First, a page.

Two other observations:

  • No coaxing is needed to get cows onto the milking platform. In fact, there's a lot of jostling in the holding pen as cows eagerly await their turn on the "merry-go-round."
  • Rotary milking systems are amazing quiet

Added efficiency?
The jury's still out on whether the throughput and labor efficiencies gained by rotaries are superior to conventional in-line parlors. Dennis Armstrong, a parlor efficiency expert who recently retired from the University of Arizona, is currently gathering the numbers - and he says further study is needed.

Efficiencies from a rotary will depend, in large part, upon the pre-milking hygiene practiced by the dairy. If the dairy has a minimal routine, there may be a labor savings, Armstrong says. If the dairy has an extensive routine, those savings won't be as great.

At one of the dairies that Armstrong has studied - Joe Pires Dairy in Tipton, Calif. - the 48-stall rotary is handling approximately 280 cows per hour. Because six of the stalls are used by cows that are entering or exiting the platform (or cows that are about to be post-dipped or have milking units attached), that leaves 42 stalls for cows that are actively milking. Another cow enters the platform every 10 seconds.

Theoretically, Pires' rotary parlor should be able to milk 360 cows per hour, but the actual number drops to 280 because one of the milkers has to stop occasionally and bring in another group of cows from the outdoor corrals.

With two milkers handling all of the duties, Pires' rotary is achieving a throughput of 140 cows per worker per hour. That's an admirable number, but also within the realm of possibility for conventional parallel or herringbone parlor systems. An article in the September 1998 issue of Dairy Herd Management told about a double-24 herringbone in Michigan where one worker had milked up to 175 cows per hour.

Simple math
Larry Jones, farm management consultant with the FARME Institute in Homer, N.Y., says all parlors - rotaries, herringbones, parallels - must conform to the "3,600-second rule." In other words, there are only 3,600 seconds in an hour to accommodate the work routine. If you have a 30-second work routine (including pre-milking prep and unit attachment), then one person can only handle 120 cows an hour, regardless of how many cows the parlor is capable of handling. The solution is to either cut the length of the routine or add more milkers.

Streamlining the udder prep procedure can cause problems, however, be-cause you may be eliminating a vital component of udder health and cleanliness.

Jones does acknowledge one clear advantage held by the rotaries, and that is entry time. If one cow is allowed to come onto the platform every 10 seconds, it creates a steady flow of cows onto the platform. Entry time is practically zero. But, if the entry time is lengthened to 15 seconds, the cows have to stop for a few seconds and wait, which slows things down.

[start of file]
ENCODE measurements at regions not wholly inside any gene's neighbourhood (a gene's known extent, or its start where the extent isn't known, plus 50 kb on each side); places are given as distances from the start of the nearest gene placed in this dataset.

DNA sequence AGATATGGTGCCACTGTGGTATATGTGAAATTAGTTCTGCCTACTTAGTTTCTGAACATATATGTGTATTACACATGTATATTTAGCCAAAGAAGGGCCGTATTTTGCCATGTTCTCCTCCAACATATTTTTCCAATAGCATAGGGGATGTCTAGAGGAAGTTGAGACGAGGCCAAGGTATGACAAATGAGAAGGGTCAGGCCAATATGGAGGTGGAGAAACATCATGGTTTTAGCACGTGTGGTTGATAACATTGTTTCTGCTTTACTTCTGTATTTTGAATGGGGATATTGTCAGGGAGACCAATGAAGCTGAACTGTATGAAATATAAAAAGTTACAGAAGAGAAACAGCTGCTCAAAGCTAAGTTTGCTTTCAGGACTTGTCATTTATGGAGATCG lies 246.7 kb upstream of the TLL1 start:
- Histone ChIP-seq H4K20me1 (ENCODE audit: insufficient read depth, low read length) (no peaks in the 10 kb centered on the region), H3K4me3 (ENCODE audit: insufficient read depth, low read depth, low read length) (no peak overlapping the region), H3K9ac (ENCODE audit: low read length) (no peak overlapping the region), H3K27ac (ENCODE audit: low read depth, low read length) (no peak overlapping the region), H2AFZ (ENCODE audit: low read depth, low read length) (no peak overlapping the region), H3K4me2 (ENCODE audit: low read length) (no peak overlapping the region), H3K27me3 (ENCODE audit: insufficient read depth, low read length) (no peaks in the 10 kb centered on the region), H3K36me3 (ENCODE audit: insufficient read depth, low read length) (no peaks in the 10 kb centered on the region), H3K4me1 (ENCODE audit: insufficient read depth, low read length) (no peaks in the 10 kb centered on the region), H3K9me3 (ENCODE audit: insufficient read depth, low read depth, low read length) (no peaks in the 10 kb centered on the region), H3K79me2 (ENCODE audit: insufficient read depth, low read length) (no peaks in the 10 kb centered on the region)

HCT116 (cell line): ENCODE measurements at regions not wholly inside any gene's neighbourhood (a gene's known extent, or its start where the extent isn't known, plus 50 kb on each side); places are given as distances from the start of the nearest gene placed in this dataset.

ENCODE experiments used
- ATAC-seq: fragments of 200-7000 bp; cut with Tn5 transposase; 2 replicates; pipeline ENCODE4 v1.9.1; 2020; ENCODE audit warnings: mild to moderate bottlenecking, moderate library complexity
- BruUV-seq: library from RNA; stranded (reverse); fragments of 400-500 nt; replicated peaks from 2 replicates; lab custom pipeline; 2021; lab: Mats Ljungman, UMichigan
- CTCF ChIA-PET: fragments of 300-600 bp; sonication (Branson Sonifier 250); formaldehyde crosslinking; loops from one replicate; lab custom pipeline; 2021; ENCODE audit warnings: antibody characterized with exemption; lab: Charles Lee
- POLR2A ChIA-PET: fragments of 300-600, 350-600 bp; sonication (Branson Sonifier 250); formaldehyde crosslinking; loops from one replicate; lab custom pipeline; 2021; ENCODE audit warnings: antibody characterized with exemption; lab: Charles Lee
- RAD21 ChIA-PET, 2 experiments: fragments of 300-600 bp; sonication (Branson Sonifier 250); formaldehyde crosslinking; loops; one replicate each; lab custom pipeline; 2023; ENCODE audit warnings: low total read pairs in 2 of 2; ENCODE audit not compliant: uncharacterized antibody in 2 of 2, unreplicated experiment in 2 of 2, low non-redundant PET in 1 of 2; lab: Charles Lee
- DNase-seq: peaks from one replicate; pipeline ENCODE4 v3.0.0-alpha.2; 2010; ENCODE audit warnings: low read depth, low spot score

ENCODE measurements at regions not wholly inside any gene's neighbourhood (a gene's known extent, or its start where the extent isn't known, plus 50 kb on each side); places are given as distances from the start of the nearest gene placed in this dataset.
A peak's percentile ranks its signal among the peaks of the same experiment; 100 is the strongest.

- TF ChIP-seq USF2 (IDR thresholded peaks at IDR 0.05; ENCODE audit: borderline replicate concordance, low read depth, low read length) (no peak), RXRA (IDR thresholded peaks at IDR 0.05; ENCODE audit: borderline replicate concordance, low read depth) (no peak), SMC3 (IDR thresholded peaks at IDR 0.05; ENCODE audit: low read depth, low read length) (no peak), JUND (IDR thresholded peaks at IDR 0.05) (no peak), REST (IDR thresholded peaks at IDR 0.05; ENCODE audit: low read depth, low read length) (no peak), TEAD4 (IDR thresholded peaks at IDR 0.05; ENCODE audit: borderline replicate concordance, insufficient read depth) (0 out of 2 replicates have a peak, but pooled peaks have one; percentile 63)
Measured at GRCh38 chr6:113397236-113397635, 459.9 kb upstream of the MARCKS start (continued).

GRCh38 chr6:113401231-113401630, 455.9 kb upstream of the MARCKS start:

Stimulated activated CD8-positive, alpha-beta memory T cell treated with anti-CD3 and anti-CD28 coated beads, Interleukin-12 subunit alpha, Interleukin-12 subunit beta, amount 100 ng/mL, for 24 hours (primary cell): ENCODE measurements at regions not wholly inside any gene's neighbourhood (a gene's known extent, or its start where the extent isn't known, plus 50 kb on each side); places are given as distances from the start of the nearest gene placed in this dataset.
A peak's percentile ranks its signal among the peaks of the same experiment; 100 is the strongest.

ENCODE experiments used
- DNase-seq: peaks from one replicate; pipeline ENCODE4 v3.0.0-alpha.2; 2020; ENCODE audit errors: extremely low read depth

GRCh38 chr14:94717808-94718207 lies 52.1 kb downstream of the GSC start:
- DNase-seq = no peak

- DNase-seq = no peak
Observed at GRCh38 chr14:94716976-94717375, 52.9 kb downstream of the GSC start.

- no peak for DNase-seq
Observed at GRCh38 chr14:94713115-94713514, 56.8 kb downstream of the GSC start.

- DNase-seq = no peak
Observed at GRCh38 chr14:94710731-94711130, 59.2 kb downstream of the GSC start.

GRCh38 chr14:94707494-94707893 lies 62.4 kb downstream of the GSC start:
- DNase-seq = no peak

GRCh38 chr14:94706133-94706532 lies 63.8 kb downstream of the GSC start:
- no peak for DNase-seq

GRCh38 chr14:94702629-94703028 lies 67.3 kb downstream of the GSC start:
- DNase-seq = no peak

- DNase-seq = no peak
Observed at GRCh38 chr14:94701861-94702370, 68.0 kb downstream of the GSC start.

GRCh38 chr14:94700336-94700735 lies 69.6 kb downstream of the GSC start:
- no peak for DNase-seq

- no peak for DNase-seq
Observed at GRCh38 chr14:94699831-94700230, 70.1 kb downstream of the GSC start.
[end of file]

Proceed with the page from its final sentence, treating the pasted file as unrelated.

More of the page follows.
So, entry time becomes a crucial part of the efficiency formula.

And, because cows usually require several minutes for milkout, entry time has to be coordinated with the size of the parlor and the pre-milking cow prep procedure.

John Hayne, rotary systems product manager for Alfa Laval Agri, says one of the things he inquires about when installing a parlor is the herd's milkout time so he can adjust the speed of the milking platform accordingly.

After doing the math, it becomes obvious that the rotaries are particularly well suited to large dairies - those with enough cows to keep a rotary with 48 stalls or more moving continuously - one cow at least every 10 to 12 seconds.

In the 1970s, it was typical to see small rotaries, with perhaps 14 to 17 stalls. Those rotaries didn't have the potential to move very many cows. But, the average herd was smaller than it is today. Today's herds are large enough for a ro-tary to finally make sense.

A striking example is provided at the 3,100-cow A.J. Bos dairy near Bakersfield, Calif. With twin 54-stall rotaries standing side-by-side, the dairy is running a total of 700 to 750 cows per hour through the milking center. The equivalent in-line setup, consisting of two double-54 herringbone or parallel parlors, couldn't generate those type of numbers unless it was getting six and one-half to seven turns an hour, and everyone knows that seven turns is unrealistic.

Here to stay
Jones says he agrees that rotary parlors are here to stay for two reasons:

  • The technology is much better than it was in the 1970s.
  • They make sense on many of today's large dairies.

Hayne, of Alfa Laval Agri, says there is definite interest among the 2,000-cow dairies in California. Often, the dairies are undergoing expansion or relocating from one area to another.

Ray Middel, North American sales manager for Westfalia Dairy Systems, says the primary interest in rotaries has been among commercial dairy farms with 500 or more cows. These farms are interested in rotaries with 48 or more stalls.

And just last month, another equipment manufacturer - Bou-Matic - introduced its line of rotary parlors.

The fact that these companies are spending millions of dollars to develop and introduce new product lines is perhaps the most compelling evidence yet of the rotaries' increasing popularity. And, most observers don't see it as a fad or fleeting fancy, either. This time, rotaries are here to stay.